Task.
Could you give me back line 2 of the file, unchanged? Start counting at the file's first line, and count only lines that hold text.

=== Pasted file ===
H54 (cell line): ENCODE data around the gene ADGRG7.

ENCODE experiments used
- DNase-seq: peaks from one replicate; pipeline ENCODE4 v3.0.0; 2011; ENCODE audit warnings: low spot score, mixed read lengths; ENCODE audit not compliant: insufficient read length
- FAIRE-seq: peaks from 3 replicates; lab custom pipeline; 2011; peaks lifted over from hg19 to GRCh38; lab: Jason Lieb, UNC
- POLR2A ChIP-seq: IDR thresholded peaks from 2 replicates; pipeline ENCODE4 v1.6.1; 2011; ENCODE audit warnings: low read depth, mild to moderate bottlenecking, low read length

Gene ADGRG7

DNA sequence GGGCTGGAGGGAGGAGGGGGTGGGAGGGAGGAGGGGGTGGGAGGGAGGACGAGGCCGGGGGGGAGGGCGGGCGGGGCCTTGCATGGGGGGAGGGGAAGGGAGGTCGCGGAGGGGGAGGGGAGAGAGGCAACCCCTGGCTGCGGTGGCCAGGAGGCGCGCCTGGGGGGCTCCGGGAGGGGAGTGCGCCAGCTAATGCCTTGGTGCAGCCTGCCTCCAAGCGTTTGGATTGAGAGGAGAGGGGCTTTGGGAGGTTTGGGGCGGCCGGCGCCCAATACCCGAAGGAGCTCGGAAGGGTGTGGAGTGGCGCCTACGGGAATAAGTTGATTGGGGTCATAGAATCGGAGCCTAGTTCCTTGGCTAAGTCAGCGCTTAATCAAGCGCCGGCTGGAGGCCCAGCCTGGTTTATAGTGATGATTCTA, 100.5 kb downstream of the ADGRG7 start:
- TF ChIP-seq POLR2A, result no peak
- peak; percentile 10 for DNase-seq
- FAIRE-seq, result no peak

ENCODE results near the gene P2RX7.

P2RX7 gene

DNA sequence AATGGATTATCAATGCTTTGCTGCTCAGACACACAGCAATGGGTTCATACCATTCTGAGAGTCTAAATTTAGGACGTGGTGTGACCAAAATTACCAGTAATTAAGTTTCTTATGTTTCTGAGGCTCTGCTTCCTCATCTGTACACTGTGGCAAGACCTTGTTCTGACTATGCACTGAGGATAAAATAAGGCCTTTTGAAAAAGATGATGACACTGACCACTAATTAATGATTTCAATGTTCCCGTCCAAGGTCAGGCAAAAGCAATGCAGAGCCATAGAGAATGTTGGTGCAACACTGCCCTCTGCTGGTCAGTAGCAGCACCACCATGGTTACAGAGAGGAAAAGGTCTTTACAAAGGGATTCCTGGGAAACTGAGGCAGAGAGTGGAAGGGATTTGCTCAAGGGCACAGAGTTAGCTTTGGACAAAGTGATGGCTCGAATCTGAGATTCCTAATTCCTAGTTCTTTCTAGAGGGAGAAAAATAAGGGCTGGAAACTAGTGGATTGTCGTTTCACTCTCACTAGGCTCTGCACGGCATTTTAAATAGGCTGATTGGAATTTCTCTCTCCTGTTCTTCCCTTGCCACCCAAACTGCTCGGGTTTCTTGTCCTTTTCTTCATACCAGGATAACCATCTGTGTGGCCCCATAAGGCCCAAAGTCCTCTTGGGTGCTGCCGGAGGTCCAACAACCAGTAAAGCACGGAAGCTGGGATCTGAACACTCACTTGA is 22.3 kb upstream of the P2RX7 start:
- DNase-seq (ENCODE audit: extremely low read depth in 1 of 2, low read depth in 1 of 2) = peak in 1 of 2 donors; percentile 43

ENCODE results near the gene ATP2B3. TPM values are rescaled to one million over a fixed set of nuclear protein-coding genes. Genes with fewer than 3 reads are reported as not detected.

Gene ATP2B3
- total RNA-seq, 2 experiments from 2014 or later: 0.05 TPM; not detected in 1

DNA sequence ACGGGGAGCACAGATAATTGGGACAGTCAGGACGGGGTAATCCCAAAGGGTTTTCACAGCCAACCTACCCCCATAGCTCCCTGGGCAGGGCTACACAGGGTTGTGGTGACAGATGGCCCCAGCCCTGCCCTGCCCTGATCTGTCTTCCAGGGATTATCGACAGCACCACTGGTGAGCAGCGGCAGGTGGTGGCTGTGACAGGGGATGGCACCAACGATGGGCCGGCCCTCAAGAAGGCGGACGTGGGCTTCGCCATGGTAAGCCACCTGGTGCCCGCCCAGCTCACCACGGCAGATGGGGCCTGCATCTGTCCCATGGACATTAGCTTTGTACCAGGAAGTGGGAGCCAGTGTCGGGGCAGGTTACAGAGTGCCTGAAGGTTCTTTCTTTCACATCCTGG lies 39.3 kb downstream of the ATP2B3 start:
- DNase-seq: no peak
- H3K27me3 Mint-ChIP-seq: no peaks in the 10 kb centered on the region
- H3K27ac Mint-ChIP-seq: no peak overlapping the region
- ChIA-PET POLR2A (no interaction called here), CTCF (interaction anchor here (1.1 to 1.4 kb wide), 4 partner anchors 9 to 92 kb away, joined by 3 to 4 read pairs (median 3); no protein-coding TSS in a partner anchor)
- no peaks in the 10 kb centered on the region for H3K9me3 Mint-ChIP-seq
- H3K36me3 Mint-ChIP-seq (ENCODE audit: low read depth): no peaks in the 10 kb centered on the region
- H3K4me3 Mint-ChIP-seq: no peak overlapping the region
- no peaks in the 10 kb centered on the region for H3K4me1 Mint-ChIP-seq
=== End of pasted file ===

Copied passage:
ENCODE experiments used